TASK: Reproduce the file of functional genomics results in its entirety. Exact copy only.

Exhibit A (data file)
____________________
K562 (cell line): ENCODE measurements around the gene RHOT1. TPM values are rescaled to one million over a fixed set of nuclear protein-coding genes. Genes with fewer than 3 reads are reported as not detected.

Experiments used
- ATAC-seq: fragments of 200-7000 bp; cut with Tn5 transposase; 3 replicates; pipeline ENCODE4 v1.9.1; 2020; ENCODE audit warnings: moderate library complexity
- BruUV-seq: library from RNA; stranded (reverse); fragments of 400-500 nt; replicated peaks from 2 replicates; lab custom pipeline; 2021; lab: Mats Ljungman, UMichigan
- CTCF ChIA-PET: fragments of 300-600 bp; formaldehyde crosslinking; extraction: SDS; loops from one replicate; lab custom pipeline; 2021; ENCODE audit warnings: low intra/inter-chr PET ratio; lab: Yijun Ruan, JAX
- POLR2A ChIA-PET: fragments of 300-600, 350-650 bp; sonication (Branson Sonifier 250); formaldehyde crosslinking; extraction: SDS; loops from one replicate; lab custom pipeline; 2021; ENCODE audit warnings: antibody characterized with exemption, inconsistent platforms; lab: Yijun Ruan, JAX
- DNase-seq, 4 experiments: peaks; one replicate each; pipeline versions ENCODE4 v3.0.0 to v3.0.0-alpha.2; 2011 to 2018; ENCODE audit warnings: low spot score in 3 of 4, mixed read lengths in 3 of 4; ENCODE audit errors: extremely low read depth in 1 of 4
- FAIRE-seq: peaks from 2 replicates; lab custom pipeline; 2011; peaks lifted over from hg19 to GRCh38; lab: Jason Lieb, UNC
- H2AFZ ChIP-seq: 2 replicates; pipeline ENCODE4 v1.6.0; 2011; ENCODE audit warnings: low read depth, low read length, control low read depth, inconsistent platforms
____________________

K562 (cell line): ENCODE measurements around the gene RHOT1. TPM values are rescaled to one million over a fixed set of nuclear protein-coding genes. Genes with fewer than 3 reads are reported as not detected.

Experiments used
- ATAC-seq: fragments of 200-7000 bp; cut with Tn5 transposase; 3 replicates; pipeline ENCODE4 v1.9.1; 2020; ENCODE audit warnings: moderate library complexity
- BruUV-seq: library from RNA; stranded (reverse); fragments of 400-500 nt; replicated peaks from 2 replicates; lab custom pipeline; 2021; lab: Mats Ljungman, UMichigan
- CTCF ChIA-PET: fragments of 300-600 bp; formaldehyde crosslinking; extraction: SDS; loops from one replicate; lab custom pipeline; 2021; ENCODE audit warnings: low intra/inter-chr PET ratio; lab: Yijun Ruan, JAX
- POLR2A ChIA-PET: fragments of 300-600, 350-650 bp; sonication (Branson Sonifier 250); formaldehyde crosslinking; extraction: SDS; loops from one replicate; lab custom pipeline; 2021; ENCODE audit warnings: antibody characterized with exemption, inconsistent platforms; lab: Yijun Ruan, JAX
- DNase-seq, 4 experiments: peaks; one replicate each; pipeline versions ENCODE4 v3.0.0 to v3.0.0-alpha.2; 2011 to 2018; ENCODE audit warnings: low spot score in 3 of 4, mixed read lengths in 3 of 4; ENCODE audit errors: extremely low read depth in 1 of 4
- FAIRE-seq: peaks from 2 replicates; lab custom pipeline; 2011; peaks lifted over from hg19 to GRCh38; lab: Jason Lieb, UNC
- H2AFZ ChIP-seq: 2 replicates; pipeline ENCODE4 v1.6.0; 2011; ENCODE audit warnings: low read depth, low read length, control low read depth, inconsistent platforms